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Calcif Tissue Int. 1996 Jun;58(6):402-8.

Local bone mineral density, muscle strength, and exercise in adolescent boys: a comparative study of two groups with different muscle strength and exercise levels.

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1
Sports Medicine Unit, Department of Orthopaedics, University Hospital of Northern Sweden, S-901 85 Umeâ, Sweden.

Abstract

The primary objective of the present study was to evaluate the impact of physical activity and muscle strength on bone mineral density (BMD) of the tuberositas tibiae in adolescent boys. Two groups with different exercise levels were compared. The high activity group consisted of 20 subjects (age 15.9 +/- 0.3) from a junior ice hockey team. The reference group consisted of 24 volunteers (age 15.9 +/- 0.3) not training for more than 3 hours per week. The groups were matched for age, weight, and pubertal stage. BMDs (g/cm2) of the tuberositas tibiae and proximal tibia were measured using dual energy X-ray absorptiometry. Quadriceps strength was significantly higher in the high activity group (P < 0.01). Univariate correlations were measured between tuberositas tibiae BMD and pubertal stage, weight, height, BMI, fat mass, lean body mass, quadriceps strength, and hamstrings strength in the high activity group and the reference group, respectively. Quadriceps strength was estimated to be the best significant predictor of BMD of the tuberositas tibiae in the reference group. A multivariate analysis confirmed this result. In the high activity group, there was no significant predictor of BMD of the tuberositas tibiae. There was no significant difference in BMD at this site when comparing the two groups. However, five of the boys in the high activity group had a former history of Mb Osgood-Schlatter with a significantly lower BMD of the tuberositas tibiae than the rest of the boys in that group. After exclusion of these boys, the remaining 15 boys were matched against 20 boys from the reference group using the previous criteria. These 15 boys then showed a significantly higher BMD of the tuberositas tibiae (P < 0.05) but not of the proximal tibia than the 20 boys in the reference group. In conclusion, this study demonstrates site-specific increments of tuberositas tibiae BMD in adolescent ice hockey players unless they are affected by the negative effects on BMD by Mb Osgood-Schlatter. These increments seem primarily to be associated with forceful muscle contractions related to high quadriceps strength and not greater weight-bearing loading. Muscle strength seems to positively affect BMD of the tuberositas tibiae in adolescents, but only up to a certain level, above which additional muscle strength has no effect.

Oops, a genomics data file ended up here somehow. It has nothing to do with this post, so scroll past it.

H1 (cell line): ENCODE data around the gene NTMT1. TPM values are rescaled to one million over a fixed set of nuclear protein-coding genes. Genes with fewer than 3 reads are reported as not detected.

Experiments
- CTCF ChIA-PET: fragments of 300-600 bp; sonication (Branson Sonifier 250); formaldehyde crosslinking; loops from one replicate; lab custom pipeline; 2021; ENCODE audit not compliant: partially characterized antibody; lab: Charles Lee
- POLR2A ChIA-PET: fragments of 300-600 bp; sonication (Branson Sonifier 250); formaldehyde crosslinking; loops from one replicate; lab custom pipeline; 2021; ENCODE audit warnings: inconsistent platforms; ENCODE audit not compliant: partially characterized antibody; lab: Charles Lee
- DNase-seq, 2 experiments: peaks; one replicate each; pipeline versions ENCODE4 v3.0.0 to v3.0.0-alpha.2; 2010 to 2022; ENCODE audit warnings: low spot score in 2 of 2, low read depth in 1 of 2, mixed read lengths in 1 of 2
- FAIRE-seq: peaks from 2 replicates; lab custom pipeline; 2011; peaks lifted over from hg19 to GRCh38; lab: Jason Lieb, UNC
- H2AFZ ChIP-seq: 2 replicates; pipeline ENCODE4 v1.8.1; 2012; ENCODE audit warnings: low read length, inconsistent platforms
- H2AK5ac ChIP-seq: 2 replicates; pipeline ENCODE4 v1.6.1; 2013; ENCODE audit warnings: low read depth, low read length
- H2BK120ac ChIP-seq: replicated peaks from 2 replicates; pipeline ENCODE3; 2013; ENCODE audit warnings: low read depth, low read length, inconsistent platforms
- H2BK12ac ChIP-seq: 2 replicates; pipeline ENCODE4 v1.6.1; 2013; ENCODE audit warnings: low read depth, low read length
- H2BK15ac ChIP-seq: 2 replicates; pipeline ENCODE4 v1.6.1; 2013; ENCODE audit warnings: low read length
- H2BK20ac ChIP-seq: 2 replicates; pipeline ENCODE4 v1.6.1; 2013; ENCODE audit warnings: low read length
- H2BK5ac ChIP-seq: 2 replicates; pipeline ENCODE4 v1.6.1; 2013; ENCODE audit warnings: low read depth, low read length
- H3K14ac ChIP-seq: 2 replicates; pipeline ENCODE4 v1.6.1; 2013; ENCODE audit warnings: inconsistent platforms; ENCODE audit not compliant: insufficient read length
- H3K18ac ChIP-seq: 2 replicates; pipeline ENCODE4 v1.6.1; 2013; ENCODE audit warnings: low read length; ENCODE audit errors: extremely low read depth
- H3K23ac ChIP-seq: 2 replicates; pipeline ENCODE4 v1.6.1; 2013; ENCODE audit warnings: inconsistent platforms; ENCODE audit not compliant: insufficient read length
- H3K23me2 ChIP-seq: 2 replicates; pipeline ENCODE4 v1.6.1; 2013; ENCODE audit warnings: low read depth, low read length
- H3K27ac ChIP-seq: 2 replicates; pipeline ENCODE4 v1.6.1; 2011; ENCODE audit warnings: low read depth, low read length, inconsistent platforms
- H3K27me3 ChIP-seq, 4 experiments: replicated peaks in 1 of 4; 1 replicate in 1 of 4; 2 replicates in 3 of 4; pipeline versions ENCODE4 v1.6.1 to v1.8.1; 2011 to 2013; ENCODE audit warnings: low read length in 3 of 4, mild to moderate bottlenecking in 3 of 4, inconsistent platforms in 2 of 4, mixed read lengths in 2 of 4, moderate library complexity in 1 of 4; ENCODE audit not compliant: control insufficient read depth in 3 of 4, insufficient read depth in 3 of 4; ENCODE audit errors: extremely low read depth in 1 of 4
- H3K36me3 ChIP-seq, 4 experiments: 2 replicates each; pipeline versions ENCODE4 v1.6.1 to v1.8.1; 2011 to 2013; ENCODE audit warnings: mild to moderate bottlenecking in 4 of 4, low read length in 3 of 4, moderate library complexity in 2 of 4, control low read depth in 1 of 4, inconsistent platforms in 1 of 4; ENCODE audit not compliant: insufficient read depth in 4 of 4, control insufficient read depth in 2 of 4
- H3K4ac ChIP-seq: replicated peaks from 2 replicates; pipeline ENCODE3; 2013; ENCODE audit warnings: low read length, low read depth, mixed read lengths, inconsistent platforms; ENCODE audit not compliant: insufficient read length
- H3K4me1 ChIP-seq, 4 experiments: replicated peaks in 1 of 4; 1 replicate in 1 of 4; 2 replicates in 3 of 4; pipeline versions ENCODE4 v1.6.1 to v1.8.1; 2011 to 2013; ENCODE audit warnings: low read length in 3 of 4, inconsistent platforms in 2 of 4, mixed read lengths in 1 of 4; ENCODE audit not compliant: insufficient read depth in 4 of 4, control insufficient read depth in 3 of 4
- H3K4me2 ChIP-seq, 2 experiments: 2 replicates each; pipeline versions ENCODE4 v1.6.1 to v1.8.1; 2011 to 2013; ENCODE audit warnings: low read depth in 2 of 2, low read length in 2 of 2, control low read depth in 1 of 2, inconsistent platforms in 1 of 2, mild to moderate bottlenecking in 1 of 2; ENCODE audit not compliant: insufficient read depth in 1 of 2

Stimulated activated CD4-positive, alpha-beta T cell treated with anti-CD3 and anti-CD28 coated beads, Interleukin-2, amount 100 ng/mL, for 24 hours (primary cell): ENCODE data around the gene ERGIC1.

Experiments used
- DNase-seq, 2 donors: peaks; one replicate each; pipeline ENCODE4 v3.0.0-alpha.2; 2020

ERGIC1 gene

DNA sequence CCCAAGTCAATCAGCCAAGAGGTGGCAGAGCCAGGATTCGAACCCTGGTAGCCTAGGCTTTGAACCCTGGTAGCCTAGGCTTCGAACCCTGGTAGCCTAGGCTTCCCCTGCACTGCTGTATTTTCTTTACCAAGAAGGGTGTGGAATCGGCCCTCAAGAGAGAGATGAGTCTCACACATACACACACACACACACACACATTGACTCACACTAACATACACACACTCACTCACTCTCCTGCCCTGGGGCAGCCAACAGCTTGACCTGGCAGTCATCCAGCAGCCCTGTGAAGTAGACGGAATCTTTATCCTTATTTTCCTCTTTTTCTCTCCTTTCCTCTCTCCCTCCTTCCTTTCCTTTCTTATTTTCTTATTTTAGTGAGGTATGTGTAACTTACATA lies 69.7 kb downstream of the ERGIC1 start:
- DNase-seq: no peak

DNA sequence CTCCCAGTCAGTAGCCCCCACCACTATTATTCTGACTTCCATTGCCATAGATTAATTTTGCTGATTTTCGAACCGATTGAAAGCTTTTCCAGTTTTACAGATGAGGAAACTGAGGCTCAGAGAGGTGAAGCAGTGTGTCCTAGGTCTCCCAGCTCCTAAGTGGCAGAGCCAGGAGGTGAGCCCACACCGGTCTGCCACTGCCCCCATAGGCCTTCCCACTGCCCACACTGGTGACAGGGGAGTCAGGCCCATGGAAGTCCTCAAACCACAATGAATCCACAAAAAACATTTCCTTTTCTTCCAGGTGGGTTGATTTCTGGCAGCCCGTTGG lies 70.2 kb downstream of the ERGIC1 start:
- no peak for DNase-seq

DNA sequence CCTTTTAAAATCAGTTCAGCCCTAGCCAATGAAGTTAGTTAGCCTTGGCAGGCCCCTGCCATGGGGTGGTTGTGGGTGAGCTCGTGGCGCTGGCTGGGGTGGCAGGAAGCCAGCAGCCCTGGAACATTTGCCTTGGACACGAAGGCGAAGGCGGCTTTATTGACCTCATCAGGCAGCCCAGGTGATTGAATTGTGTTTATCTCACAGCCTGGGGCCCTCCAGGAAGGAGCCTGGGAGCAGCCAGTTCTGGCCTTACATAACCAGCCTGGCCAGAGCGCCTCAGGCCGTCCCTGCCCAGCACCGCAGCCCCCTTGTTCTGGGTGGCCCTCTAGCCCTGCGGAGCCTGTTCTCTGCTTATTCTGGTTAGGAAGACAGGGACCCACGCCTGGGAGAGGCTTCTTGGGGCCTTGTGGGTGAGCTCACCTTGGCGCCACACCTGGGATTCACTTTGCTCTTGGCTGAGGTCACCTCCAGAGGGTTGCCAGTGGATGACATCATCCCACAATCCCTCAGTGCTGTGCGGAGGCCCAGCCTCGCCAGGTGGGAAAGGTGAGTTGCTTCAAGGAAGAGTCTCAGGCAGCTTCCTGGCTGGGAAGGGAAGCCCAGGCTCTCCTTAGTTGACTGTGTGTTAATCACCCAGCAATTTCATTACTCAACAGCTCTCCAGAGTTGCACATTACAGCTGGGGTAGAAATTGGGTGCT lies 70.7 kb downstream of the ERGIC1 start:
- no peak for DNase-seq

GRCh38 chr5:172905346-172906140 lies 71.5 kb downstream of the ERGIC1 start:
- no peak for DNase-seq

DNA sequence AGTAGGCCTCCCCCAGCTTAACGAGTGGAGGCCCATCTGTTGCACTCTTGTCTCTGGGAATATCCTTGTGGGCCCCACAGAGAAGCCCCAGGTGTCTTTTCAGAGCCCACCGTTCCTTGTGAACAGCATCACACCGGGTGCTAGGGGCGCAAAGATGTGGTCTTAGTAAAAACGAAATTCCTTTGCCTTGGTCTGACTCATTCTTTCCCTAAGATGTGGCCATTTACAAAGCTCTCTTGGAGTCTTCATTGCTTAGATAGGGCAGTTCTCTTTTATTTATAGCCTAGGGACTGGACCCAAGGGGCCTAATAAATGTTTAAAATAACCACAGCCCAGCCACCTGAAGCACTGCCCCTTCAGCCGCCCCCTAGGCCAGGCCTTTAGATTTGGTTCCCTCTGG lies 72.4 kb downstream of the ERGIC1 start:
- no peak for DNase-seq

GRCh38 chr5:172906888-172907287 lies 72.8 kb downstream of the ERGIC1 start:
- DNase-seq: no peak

PMID:
8661480
[Indexed for MEDLINE]
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